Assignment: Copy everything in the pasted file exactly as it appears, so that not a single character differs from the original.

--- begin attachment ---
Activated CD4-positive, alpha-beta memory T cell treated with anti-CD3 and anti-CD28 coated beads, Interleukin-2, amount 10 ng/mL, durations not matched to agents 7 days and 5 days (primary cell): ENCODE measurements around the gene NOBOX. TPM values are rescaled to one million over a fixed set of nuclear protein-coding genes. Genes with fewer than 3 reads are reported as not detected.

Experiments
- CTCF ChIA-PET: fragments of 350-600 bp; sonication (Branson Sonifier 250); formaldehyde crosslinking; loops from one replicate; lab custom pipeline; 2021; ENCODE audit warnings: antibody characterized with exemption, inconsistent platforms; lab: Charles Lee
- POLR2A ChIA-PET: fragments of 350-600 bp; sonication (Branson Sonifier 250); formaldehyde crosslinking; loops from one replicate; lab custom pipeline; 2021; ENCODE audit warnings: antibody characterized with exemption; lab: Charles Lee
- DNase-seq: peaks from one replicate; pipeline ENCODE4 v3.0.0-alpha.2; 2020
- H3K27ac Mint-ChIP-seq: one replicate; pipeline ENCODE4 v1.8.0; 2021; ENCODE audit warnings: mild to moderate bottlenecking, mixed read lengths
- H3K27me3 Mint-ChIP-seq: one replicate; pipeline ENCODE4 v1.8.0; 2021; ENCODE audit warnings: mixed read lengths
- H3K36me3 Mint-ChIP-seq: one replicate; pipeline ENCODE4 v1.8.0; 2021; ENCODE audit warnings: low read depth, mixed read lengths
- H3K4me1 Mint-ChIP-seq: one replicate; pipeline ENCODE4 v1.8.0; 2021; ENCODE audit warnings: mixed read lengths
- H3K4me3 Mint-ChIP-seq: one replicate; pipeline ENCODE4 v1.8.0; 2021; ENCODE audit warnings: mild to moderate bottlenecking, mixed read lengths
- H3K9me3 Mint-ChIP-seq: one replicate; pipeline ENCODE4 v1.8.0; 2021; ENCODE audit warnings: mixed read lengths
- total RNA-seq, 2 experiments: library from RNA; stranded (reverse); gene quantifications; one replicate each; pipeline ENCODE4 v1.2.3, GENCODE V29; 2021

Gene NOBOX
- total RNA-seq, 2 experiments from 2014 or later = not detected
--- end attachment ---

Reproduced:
Activated CD4-positive, alpha-beta memory T cell treated with anti-CD3 and anti-CD28 coated beads, Interleukin-2, amount 10 ng/mL, durations not matched to agents 7 days and 5 days (primary cell): ENCODE measurements around the gene NOBOX. TPM values are rescaled to one million over a fixed set of nuclear protein-coding genes. Genes with fewer than 3 reads are reported as not detected.

Experiments
- CTCF ChIA-PET: fragments of 350-600 bp; sonication (Branson Sonifier 250); formaldehyde crosslinking; loops from one replicate; lab custom pipeline; 2021; ENCODE audit warnings: antibody characterized with exemption, inconsistent platforms; lab: Charles Lee
- POLR2A ChIA-PET: fragments of 350-600 bp; sonication (Branson Sonifier 250); formaldehyde crosslinking; loops from one replicate; lab custom pipeline; 2021; ENCODE audit warnings: antibody characterized with exemption; lab: Charles Lee
- DNase-seq: peaks from one replicate; pipeline ENCODE4 v3.0.0-alpha.2; 2020
- H3K27ac Mint-ChIP-seq: one replicate; pipeline ENCODE4 v1.8.0; 2021; ENCODE audit warnings: mild to moderate bottlenecking, mixed read lengths
- H3K27me3 Mint-ChIP-seq: one replicate; pipeline ENCODE4 v1.8.0; 2021; ENCODE audit warnings: mixed read lengths
- H3K36me3 Mint-ChIP-seq: one replicate; pipeline ENCODE4 v1.8.0; 2021; ENCODE audit warnings: low read depth, mixed read lengths
- H3K4me1 Mint-ChIP-seq: one replicate; pipeline ENCODE4 v1.8.0; 2021; ENCODE audit warnings: mixed read lengths
- H3K4me3 Mint-ChIP-seq: one replicate; pipeline ENCODE4 v1.8.0; 2021; ENCODE audit warnings: mild to moderate bottlenecking, mixed read lengths
- H3K9me3 Mint-ChIP-seq: one replicate; pipeline ENCODE4 v1.8.0; 2021; ENCODE audit warnings: mixed read lengths
- total RNA-seq, 2 experiments: library from RNA; stranded (reverse); gene quantifications; one replicate each; pipeline ENCODE4 v1.2.3, GENCODE V29; 2021

Gene NOBOX
- total RNA-seq, 2 experiments from 2014 or later = not detected